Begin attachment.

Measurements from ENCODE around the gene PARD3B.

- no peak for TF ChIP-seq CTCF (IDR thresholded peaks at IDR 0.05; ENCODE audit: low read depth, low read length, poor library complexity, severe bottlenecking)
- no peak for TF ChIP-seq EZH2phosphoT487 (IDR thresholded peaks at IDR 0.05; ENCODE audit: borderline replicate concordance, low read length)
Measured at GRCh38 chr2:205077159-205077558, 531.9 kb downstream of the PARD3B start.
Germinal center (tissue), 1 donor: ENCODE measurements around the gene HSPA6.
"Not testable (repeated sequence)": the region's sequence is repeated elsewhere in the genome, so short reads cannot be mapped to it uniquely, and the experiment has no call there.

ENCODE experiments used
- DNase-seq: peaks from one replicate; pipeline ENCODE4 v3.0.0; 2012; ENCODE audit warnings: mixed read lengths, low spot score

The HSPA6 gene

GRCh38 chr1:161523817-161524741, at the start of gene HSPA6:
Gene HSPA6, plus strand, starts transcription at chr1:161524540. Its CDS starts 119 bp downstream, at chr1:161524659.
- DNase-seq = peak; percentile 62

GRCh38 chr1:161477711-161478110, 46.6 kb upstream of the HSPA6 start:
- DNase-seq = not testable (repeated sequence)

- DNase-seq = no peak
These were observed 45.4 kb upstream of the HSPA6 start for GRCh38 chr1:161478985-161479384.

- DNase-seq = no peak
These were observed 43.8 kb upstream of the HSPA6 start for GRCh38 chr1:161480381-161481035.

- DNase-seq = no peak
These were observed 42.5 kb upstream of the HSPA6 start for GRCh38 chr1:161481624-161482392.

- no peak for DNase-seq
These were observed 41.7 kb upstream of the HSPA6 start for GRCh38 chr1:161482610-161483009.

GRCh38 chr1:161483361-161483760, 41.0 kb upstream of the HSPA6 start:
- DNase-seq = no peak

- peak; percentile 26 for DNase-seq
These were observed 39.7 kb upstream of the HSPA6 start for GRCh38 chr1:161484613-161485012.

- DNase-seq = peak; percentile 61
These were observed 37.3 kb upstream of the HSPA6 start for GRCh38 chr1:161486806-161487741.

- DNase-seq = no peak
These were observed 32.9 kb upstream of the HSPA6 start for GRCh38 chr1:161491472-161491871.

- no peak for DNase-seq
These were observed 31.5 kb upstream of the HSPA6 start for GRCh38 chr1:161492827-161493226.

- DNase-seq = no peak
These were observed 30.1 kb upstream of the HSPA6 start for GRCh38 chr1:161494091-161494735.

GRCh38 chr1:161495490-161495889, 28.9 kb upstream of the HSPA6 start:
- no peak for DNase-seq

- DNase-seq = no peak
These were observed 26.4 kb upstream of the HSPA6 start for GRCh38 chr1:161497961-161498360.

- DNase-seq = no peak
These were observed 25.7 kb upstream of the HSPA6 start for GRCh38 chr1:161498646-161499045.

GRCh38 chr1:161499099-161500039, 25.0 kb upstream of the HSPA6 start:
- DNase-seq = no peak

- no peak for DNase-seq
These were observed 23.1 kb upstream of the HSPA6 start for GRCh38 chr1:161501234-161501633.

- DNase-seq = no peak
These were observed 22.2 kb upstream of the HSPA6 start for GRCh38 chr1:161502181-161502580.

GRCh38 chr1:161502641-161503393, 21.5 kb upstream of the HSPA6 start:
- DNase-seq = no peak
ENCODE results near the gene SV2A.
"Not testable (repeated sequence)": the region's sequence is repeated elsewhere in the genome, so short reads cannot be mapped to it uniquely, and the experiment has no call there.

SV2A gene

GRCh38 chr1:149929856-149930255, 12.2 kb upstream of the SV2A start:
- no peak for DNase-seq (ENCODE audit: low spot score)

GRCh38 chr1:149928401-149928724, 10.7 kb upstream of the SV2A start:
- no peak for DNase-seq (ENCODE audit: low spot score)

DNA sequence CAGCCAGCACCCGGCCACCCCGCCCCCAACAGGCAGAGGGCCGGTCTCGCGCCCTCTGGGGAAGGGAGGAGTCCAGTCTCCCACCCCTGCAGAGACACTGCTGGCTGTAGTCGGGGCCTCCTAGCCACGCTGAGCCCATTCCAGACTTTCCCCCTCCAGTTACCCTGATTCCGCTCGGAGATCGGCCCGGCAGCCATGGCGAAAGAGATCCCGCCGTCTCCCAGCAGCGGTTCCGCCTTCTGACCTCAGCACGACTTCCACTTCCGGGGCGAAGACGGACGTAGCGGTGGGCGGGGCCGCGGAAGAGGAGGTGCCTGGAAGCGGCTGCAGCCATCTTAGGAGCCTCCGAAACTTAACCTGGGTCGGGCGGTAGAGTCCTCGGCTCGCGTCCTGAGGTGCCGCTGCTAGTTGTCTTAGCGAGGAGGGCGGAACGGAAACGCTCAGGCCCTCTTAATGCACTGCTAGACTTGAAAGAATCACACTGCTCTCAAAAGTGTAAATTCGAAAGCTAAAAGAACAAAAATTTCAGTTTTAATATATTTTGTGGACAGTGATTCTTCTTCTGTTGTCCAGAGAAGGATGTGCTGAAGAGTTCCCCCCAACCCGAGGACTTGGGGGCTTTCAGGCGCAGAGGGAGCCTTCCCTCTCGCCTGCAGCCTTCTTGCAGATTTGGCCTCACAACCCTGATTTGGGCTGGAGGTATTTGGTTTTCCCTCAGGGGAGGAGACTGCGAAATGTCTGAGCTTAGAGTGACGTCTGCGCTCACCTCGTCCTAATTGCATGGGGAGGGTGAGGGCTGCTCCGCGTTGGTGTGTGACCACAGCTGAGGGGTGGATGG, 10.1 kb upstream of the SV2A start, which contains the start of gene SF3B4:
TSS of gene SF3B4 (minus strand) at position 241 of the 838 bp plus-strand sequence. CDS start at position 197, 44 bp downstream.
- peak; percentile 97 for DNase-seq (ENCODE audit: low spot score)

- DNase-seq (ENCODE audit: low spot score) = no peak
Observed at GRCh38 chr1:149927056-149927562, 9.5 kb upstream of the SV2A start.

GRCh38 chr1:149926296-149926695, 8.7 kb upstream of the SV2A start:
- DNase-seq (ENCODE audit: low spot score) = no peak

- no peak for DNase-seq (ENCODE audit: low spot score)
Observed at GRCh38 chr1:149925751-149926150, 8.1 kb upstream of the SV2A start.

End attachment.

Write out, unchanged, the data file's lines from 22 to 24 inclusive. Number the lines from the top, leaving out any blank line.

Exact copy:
These were observed 41.7 kb upstream of the HSPA6 start for GRCh38 chr1:161482610-161483009.

GRCh38 chr1:161483361-161483760, 41.0 kb upstream of the HSPA6 start:
- DNase-seq = no peak